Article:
The Irony of COVID-19

In mid-December last year, ophthalmologist Li Wenliang warned his medical school classmates about the possibility of a Severe Acute Respiratory Syndrome (SARS) outbreak in Wuhan. But on January 3, 2020, the police department of Wuhan ordered Dr. Li to stop spreading “false information.”

Fast forward a month: the Chinese government issued an official statement acknowledging the COVID-19 (colloquially known as coronavirus) outbreak. However, this announcement was a classic case of “too little, too late” concerning the outbreak of an epidemic in one of China’s most populated cities. 

The government’s warning and its initial response drastically downplayed the risk of infection. Thus, today the outbreak is already larger than the SARS epidemic in 2003: over 46 million people in twelve cities are under quarantine in China. China knew from the start that it did not have the means to contain an epidemic. But the attempted cover-up of its inability to contain the virus only exacerbated the outbreak: by trying to hide the facts, like the lack of sufficient hospitals and shortage of medical supplies, China inadvertently spread the virus across the world.

In 2017, medical services accounted for less than nine percent of China’s fiscal spending. That same year, America spent over twice as much. The lack of funding and investment in medical services in China created inefficiencies within the healthcare system, evidenced by the hospitals across the country that scrambled to get quarantine equipment. Moreover, in Wuhan, patients who showed symptoms of coronavirus were frequently turned down by hospitals or simply asked to self-quarantine, demonstrating that Chinese healthcare professionals were not prepared for the mere possibility of an epidemic.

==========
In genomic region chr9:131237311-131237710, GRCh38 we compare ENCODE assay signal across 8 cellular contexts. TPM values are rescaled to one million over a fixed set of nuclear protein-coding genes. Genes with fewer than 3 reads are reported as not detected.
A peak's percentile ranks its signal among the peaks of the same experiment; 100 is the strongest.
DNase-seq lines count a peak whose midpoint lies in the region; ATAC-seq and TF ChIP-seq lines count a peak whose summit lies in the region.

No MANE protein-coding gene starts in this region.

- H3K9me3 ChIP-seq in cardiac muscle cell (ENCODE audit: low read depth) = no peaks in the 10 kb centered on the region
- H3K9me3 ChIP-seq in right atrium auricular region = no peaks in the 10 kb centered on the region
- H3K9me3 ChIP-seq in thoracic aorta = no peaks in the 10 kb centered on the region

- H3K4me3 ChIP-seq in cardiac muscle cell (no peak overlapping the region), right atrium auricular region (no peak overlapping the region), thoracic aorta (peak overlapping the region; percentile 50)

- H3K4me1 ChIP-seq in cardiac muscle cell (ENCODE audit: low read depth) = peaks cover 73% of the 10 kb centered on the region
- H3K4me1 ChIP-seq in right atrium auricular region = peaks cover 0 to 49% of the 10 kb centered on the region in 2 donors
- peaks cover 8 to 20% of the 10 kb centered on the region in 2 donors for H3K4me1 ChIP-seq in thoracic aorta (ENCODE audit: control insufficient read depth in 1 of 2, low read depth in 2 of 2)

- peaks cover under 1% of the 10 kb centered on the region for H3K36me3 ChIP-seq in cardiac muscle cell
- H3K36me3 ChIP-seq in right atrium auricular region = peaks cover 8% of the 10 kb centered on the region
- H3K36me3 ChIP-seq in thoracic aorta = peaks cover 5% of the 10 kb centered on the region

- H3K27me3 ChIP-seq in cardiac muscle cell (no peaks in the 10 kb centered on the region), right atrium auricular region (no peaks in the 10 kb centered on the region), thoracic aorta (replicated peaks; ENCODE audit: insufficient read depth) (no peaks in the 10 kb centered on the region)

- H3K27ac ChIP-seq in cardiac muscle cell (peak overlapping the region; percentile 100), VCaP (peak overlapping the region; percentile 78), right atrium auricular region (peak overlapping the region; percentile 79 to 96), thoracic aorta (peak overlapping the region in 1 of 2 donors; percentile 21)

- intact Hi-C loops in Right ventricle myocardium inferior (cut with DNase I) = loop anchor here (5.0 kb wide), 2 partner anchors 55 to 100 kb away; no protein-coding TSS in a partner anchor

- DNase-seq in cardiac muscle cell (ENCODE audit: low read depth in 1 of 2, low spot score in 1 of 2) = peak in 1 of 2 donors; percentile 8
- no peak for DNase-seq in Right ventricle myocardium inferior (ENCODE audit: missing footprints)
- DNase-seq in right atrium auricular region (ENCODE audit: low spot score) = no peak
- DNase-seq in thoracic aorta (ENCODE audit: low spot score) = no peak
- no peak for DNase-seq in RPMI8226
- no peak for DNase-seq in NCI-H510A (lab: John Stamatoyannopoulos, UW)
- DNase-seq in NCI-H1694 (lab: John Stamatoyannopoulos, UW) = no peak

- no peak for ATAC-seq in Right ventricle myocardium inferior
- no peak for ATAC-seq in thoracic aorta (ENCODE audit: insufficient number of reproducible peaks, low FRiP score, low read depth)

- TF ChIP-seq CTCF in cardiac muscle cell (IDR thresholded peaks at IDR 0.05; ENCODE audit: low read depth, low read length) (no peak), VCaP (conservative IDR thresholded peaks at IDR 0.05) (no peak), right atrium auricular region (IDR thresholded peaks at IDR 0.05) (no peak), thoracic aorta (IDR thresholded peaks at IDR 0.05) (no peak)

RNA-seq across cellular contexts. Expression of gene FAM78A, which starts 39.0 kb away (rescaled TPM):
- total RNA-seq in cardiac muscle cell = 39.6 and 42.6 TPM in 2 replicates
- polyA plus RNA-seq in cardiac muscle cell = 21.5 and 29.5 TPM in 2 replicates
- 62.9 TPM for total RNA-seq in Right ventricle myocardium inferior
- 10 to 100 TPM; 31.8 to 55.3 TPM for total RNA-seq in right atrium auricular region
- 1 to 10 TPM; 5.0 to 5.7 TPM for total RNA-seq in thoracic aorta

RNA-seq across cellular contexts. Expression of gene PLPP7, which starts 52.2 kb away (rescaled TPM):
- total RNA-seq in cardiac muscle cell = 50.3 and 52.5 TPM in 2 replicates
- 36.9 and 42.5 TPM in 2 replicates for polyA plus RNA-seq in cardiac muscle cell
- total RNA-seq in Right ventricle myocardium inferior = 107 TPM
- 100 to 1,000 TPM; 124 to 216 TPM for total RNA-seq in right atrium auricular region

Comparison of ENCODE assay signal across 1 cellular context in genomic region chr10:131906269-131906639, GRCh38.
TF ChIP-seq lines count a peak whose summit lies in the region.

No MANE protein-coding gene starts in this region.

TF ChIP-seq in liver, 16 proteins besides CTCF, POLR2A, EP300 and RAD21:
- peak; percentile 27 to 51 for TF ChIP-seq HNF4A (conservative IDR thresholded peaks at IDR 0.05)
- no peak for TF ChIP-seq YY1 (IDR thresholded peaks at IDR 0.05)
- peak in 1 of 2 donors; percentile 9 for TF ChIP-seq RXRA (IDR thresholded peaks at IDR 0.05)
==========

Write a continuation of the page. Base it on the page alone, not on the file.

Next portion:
But, according to the New York Times, China ignored help offered by the Centers for Disease Control (CDC) and the World Health Organization (WHO) for over a month. As of March 2, it has accepted some aid from international organizations, but, according to National Security Advisor Robert O’Brien, Beijing has not responded to American offers. In effect, the government is still reluctant to accept aid in a time when citizens have expressed the desperate need for extra hands, which exhibits either extreme hubris or gross negligence on China’s part. 

Another prominent reason, besides pride, that the government chose to cover up the outbreak was the negative economic impact that an epidemic would have. The SARS outbreak in 2003 caused an estimated loss of $40 billion in global trade. Now, the situation regarding the coronavirus is even more dire, as there are more cities currently under quarantine. 

The irony is that China’s very attempts to cover up the situation have led to the problems they wanted to avoid. Had they listened to the warnings of Dr. Li Wen-Liang, China and the world would have potentially avoided many of the consequences. Rather, the government overlooked the underlying issues within its healthcare system for the purpose of economic and political balance.